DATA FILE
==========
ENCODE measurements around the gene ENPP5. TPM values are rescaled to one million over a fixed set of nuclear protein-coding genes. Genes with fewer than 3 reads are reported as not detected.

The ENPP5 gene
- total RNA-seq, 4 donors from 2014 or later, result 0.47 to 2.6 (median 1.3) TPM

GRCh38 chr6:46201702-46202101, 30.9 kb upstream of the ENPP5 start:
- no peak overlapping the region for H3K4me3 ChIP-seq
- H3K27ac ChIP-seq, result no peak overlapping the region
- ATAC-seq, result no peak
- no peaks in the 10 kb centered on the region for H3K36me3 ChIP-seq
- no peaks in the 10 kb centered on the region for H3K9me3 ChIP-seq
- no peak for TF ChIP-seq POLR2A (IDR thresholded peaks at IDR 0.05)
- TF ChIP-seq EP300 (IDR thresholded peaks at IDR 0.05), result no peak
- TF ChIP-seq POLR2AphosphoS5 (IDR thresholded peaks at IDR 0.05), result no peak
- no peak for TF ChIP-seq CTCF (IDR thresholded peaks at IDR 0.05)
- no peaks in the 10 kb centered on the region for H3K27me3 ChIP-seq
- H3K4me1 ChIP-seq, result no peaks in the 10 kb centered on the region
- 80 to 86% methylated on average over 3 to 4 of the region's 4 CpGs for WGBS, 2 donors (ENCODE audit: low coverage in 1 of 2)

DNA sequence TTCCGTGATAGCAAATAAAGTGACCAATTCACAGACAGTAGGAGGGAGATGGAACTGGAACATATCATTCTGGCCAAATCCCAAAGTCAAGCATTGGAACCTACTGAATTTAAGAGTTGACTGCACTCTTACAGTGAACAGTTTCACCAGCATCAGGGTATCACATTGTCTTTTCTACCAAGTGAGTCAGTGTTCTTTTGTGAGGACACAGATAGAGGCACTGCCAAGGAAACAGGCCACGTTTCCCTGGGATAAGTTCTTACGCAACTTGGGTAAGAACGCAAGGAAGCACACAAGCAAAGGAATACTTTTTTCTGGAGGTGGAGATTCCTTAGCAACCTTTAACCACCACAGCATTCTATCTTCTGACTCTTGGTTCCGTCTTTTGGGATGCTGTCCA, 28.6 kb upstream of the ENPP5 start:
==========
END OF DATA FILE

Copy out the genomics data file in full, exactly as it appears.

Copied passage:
ENCODE measurements around the gene ENPP5. TPM values are rescaled to one million over a fixed set of nuclear protein-coding genes. Genes with fewer than 3 reads are reported as not detected.

The ENPP5 gene
- total RNA-seq, 4 donors from 2014 or later, result 0.47 to 2.6 (median 1.3) TPM

GRCh38 chr6:46201702-46202101, 30.9 kb upstream of the ENPP5 start:
- no peak overlapping the region for H3K4me3 ChIP-seq
- H3K27ac ChIP-seq, result no peak overlapping the region
- ATAC-seq, result no peak
- no peaks in the 10 kb centered on the region for H3K36me3 ChIP-seq
- no peaks in the 10 kb centered on the region for H3K9me3 ChIP-seq
- no peak for TF ChIP-seq POLR2A (IDR thresholded peaks at IDR 0.05)
- TF ChIP-seq EP300 (IDR thresholded peaks at IDR 0.05), result no peak
- TF ChIP-seq POLR2AphosphoS5 (IDR thresholded peaks at IDR 0.05), result no peak
- no peak for TF ChIP-seq CTCF (IDR thresholded peaks at IDR 0.05)
- no peaks in the 10 kb centered on the region for H3K27me3 ChIP-seq
- H3K4me1 ChIP-seq, result no peaks in the 10 kb centered on the region
- 80 to 86% methylated on average over 3 to 4 of the region's 4 CpGs for WGBS, 2 donors (ENCODE audit: low coverage in 1 of 2)

DNA sequence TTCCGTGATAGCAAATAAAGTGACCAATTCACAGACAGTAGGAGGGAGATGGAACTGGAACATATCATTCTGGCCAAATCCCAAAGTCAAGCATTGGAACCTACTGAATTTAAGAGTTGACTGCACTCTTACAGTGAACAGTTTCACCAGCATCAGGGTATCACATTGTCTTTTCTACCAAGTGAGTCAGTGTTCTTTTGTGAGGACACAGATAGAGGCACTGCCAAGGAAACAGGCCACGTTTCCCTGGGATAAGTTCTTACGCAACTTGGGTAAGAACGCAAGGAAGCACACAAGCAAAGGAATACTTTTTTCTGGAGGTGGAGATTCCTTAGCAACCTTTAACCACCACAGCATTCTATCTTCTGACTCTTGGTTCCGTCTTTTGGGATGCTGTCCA, 28.6 kb upstream of the ENPP5 start: